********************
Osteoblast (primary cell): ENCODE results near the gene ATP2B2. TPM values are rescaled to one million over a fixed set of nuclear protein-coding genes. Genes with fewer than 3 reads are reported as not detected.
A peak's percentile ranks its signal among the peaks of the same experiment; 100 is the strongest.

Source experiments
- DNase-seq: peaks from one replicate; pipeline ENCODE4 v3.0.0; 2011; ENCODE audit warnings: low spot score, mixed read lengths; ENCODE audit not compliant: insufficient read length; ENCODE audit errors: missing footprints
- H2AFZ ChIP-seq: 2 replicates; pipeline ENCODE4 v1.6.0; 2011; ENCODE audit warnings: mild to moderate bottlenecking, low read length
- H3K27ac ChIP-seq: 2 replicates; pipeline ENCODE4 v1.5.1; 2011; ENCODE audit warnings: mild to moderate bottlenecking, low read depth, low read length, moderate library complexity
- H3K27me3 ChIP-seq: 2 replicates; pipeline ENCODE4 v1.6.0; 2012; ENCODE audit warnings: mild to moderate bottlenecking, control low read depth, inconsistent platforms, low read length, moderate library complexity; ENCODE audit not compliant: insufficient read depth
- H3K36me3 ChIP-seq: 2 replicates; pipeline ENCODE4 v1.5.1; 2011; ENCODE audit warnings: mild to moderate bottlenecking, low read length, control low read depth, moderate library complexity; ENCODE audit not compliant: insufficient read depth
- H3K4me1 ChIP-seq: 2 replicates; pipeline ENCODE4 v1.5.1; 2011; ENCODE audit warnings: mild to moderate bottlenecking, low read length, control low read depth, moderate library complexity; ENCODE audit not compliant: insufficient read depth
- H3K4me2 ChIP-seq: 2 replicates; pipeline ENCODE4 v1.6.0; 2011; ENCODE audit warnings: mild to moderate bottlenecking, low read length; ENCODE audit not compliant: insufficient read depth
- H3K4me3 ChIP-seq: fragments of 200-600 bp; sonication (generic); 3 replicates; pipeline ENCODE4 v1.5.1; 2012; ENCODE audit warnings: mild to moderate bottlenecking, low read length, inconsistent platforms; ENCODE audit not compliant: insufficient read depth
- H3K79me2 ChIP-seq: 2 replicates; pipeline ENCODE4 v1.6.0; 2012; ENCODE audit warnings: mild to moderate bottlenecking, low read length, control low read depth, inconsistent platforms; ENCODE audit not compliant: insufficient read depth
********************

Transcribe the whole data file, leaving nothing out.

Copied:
Osteoblast (primary cell): ENCODE results near the gene ATP2B2. TPM values are rescaled to one million over a fixed set of nuclear protein-coding genes. Genes with fewer than 3 reads are reported as not detected.
A peak's percentile ranks its signal among the peaks of the same experiment; 100 is the strongest.

Source experiments
- DNase-seq: peaks from one replicate; pipeline ENCODE4 v3.0.0; 2011; ENCODE audit warnings: low spot score, mixed read lengths; ENCODE audit not compliant: insufficient read length; ENCODE audit errors: missing footprints
- H2AFZ ChIP-seq: 2 replicates; pipeline ENCODE4 v1.6.0; 2011; ENCODE audit warnings: mild to moderate bottlenecking, low read length
- H3K27ac ChIP-seq: 2 replicates; pipeline ENCODE4 v1.5.1; 2011; ENCODE audit warnings: mild to moderate bottlenecking, low read depth, low read length, moderate library complexity
- H3K27me3 ChIP-seq: 2 replicates; pipeline ENCODE4 v1.6.0; 2012; ENCODE audit warnings: mild to moderate bottlenecking, control low read depth, inconsistent platforms, low read length, moderate library complexity; ENCODE audit not compliant: insufficient read depth
- H3K36me3 ChIP-seq: 2 replicates; pipeline ENCODE4 v1.5.1; 2011; ENCODE audit warnings: mild to moderate bottlenecking, low read length, control low read depth, moderate library complexity; ENCODE audit not compliant: insufficient read depth
- H3K4me1 ChIP-seq: 2 replicates; pipeline ENCODE4 v1.5.1; 2011; ENCODE audit warnings: mild to moderate bottlenecking, low read length, control low read depth, moderate library complexity; ENCODE audit not compliant: insufficient read depth
- H3K4me2 ChIP-seq: 2 replicates; pipeline ENCODE4 v1.6.0; 2011; ENCODE audit warnings: mild to moderate bottlenecking, low read length; ENCODE audit not compliant: insufficient read depth
- H3K4me3 ChIP-seq: fragments of 200-600 bp; sonication (generic); 3 replicates; pipeline ENCODE4 v1.5.1; 2012; ENCODE audit warnings: mild to moderate bottlenecking, low read length, inconsistent platforms; ENCODE audit not compliant: insufficient read depth
- H3K79me2 ChIP-seq: 2 replicates; pipeline ENCODE4 v1.6.0; 2012; ENCODE audit warnings: mild to moderate bottlenecking, low read length, control low read depth, inconsistent platforms; ENCODE audit not compliant: insufficient read depth